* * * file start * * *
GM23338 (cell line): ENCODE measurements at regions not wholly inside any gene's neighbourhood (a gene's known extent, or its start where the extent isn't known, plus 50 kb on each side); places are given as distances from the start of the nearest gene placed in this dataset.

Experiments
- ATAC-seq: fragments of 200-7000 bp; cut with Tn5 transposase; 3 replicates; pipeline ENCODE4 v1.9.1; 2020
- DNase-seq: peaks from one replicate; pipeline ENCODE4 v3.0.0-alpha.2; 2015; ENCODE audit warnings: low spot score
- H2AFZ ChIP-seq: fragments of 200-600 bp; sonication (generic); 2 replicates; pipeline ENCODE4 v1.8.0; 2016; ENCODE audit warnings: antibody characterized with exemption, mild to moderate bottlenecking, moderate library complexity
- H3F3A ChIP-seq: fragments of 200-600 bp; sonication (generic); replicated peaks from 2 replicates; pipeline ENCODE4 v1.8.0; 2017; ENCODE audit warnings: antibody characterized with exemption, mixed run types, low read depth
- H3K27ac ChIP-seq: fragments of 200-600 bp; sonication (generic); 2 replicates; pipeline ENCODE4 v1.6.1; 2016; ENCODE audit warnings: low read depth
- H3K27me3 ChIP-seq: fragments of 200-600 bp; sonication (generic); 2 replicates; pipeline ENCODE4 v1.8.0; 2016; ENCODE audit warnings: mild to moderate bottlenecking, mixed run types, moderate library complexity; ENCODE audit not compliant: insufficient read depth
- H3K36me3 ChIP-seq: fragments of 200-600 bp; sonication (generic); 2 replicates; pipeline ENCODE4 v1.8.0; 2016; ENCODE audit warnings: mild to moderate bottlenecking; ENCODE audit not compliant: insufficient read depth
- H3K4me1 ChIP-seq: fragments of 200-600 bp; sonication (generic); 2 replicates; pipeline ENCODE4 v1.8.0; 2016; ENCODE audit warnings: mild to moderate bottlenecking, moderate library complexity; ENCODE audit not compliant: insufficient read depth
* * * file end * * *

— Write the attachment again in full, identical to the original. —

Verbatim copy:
GM23338 (cell line): ENCODE measurements at regions not wholly inside any gene's neighbourhood (a gene's known extent, or its start where the extent isn't known, plus 50 kb on each side); places are given as distances from the start of the nearest gene placed in this dataset.

Experiments
- ATAC-seq: fragments of 200-7000 bp; cut with Tn5 transposase; 3 replicates; pipeline ENCODE4 v1.9.1; 2020
- DNase-seq: peaks from one replicate; pipeline ENCODE4 v3.0.0-alpha.2; 2015; ENCODE audit warnings: low spot score
- H2AFZ ChIP-seq: fragments of 200-600 bp; sonication (generic); 2 replicates; pipeline ENCODE4 v1.8.0; 2016; ENCODE audit warnings: antibody characterized with exemption, mild to moderate bottlenecking, moderate library complexity
- H3F3A ChIP-seq: fragments of 200-600 bp; sonication (generic); replicated peaks from 2 replicates; pipeline ENCODE4 v1.8.0; 2017; ENCODE audit warnings: antibody characterized with exemption, mixed run types, low read depth
- H3K27ac ChIP-seq: fragments of 200-600 bp; sonication (generic); 2 replicates; pipeline ENCODE4 v1.6.1; 2016; ENCODE audit warnings: low read depth
- H3K27me3 ChIP-seq: fragments of 200-600 bp; sonication (generic); 2 replicates; pipeline ENCODE4 v1.8.0; 2016; ENCODE audit warnings: mild to moderate bottlenecking, mixed run types, moderate library complexity; ENCODE audit not compliant: insufficient read depth
- H3K36me3 ChIP-seq: fragments of 200-600 bp; sonication (generic); 2 replicates; pipeline ENCODE4 v1.8.0; 2016; ENCODE audit warnings: mild to moderate bottlenecking; ENCODE audit not compliant: insufficient read depth
- H3K4me1 ChIP-seq: fragments of 200-600 bp; sonication (generic); 2 replicates; pipeline ENCODE4 v1.8.0; 2016; ENCODE audit warnings: mild to moderate bottlenecking, moderate library complexity; ENCODE audit not compliant: insufficient read depth